If you mean art scene as in galleries, The Tate and Fact do a great job of employing and inspiring many people, but it seems like another world. I feel a bit outside from all that. It all seems very clinical and quiet.
It’s always a pleasure to cure a hangover wandering The Walker for free on a Sunday. The ever-changing architecture of the city is an exhibition in itself. The destruction/new build scene!
I’m more into the grassroots, it’s more approachable. You can meet like-minded people. Max put a night on last month (Shuffle) in a dis-used co-op funeral care building. It was great, all walks of life were in there and the ceilings were falling in above the blasting speaker and beers.
I’ve also been helping Future Yard set up The Future Walls Gallery. The objective is to create an approachable space for talented DIY artists to be celebrated, exhibit their work and hopefully sell a few bits to keep the lights on in their studios.
In 5 years time I’d like to think I’d be waking up to the sound of seagulls, crashing waves, morning sun and fresh ground coffee all in a custom made compound complete with a farm, skatepark and studio within distance of a coastal island. I’ve got a bit to do before then, so I better get cracking the whip on myself…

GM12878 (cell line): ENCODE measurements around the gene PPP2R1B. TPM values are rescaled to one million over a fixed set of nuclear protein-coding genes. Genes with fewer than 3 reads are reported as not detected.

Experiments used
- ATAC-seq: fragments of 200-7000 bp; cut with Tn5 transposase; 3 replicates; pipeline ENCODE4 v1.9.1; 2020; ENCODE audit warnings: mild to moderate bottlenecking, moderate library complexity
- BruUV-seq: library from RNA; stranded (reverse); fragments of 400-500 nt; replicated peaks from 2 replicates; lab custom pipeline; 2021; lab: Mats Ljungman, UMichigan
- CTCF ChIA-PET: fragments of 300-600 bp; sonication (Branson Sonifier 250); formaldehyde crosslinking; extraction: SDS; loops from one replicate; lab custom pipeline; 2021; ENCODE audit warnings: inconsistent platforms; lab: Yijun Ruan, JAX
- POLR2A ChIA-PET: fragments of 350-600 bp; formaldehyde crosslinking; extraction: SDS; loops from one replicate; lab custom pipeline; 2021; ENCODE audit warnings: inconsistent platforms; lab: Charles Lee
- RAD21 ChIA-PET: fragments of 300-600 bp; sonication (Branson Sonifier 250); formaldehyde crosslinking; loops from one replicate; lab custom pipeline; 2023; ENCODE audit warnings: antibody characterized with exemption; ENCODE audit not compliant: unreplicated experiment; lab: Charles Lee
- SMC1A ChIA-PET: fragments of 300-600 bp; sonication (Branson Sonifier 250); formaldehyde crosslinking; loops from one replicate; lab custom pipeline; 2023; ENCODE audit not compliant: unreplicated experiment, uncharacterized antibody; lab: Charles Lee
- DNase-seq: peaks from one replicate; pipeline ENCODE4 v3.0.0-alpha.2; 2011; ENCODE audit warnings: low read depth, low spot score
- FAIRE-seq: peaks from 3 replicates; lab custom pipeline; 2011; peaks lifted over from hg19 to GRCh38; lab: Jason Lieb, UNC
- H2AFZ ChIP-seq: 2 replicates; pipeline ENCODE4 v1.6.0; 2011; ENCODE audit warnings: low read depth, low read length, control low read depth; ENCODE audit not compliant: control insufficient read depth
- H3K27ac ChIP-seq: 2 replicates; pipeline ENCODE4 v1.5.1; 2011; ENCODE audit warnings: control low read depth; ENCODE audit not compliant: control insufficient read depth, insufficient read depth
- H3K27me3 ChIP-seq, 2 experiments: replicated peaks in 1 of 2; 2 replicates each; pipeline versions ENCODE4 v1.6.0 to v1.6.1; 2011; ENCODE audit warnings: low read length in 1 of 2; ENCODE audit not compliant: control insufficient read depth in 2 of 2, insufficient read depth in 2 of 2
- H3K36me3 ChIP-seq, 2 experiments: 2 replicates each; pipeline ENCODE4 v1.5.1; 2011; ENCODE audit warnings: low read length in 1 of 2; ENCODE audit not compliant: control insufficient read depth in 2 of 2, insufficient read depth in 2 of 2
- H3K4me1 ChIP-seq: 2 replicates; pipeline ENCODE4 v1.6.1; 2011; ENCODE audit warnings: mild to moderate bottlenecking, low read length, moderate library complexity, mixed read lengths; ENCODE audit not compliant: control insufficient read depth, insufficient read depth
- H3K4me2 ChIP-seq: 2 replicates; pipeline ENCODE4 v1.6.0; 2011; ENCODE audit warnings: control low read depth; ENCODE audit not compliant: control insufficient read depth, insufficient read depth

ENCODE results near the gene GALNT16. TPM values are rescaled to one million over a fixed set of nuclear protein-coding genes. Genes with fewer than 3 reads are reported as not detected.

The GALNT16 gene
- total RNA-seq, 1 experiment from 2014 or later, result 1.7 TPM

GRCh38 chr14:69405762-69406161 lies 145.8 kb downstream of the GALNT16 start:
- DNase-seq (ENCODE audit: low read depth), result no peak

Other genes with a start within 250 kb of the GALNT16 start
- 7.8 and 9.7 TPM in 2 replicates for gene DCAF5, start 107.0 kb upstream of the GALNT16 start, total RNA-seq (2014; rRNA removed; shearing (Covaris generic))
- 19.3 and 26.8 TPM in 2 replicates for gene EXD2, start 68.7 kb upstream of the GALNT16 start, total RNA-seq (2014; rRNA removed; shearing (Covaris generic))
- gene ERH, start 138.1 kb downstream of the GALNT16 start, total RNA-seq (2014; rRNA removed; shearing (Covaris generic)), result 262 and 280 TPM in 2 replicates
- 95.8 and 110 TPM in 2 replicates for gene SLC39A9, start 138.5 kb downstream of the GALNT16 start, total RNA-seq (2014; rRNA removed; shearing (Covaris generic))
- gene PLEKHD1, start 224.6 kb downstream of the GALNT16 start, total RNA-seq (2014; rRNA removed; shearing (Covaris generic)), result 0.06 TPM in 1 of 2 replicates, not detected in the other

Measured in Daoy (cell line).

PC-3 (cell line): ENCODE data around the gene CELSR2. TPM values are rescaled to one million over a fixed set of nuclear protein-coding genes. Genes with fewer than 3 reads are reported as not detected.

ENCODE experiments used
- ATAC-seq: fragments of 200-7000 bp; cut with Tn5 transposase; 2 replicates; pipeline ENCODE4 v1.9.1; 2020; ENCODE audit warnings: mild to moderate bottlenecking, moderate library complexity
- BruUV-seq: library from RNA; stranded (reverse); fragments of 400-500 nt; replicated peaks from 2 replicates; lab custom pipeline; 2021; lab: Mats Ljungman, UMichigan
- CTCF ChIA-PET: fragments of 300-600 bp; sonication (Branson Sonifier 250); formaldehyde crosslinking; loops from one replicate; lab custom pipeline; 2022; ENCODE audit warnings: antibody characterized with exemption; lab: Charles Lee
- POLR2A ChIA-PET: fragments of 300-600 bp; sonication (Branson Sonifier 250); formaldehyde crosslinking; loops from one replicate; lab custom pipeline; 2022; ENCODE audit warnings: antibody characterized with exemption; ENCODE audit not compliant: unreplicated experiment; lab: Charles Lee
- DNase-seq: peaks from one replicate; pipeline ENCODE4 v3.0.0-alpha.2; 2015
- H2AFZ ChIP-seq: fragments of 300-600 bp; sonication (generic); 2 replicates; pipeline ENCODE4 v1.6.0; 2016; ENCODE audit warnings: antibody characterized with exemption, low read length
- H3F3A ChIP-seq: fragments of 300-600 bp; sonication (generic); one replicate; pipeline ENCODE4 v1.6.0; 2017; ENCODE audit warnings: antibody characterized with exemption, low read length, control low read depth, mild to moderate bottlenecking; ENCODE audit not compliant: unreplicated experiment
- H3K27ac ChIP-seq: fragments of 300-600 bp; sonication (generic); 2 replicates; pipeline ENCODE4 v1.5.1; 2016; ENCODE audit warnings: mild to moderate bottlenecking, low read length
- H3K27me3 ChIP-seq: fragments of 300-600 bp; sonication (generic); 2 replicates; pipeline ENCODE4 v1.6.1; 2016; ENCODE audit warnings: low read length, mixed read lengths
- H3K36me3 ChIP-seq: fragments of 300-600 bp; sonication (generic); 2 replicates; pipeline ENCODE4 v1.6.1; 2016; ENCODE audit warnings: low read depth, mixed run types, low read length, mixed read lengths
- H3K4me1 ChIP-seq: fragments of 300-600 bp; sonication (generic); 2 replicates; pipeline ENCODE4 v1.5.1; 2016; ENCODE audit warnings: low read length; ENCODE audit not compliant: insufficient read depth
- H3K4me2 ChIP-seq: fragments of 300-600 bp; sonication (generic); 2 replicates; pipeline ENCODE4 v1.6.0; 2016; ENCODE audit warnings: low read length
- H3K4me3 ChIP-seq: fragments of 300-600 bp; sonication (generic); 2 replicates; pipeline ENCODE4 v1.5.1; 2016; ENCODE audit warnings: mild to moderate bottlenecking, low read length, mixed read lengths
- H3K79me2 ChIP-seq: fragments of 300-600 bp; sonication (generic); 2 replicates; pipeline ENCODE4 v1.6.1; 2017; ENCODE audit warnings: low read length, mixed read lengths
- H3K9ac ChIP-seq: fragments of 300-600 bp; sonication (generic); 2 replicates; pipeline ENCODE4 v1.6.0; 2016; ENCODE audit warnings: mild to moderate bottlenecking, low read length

Why do you think it’s important to collaborate with local independent businesses?
They give you more freedom of expression in graphic terms.
You can take chances on smaller limited runs.
Independents in general put out better products. They don’t need to use broad strokes because they know their customers.
Be it food, drink, skateboards, records, radio shows, gigs, exhibitions – if you’re a smaller business, you are closer to your output so great care and consideration goes into everything.
I respect these values.
Also frontman of Coughin’ Vicars, can you tell us a bit more about the project? Do you cross the disciplines of art and music often and if so, how?
Coughin’ Vicars are just about 1 year old as a live band, minus the two years we lost in covid. It’s a great outlet for musical creativity obviously, but we also put a lot into the graphics and presentation of the band through screen-printing gig posters and merch.
It’s spiritually very engaging. Once a week I go to a room to meet 4 other humans and we create these songs. It’s good to have that ritual communion, it keeps us active and sane.
We’ve been playing out of town a bit recently and it’s been great to see other cities and scenes.
Our first two Lockdown tapes have been pressed to vinyl and people seem to be responding to it well.
Come see us live again.
Gigs are fun.
What track/album do you currently have on repeat?
Album: Gulch – Impenetrable Cerebral Fortress
Song: Zounds – Demystification
Are there any other local artists on your radar at the moment who we should be aware of?
Yobs, Good Grief, Memori, Nudist, High Time, Polexia, Torture and the Desert Spiders, Dawn Rayd, Bovver Baily, Tits Up, Codebreak, Piss Kitti, Motive, Gyp, Deathtrippers, Big Break.
What else do you have planned for the next year?
Finish Coughin Vicars’ first full length.
Book loads of exciting new exhibitions, keep supporting the right people and create a massive multi-character Sketch Stance piece.
Follow SketchStance below to keep up to date with Russ’ work. In the meantime, listen to Coughin Vicars’ latest single here and catch them supporting Tokky Horror at Q U A RR Y on Sat 26th Nov!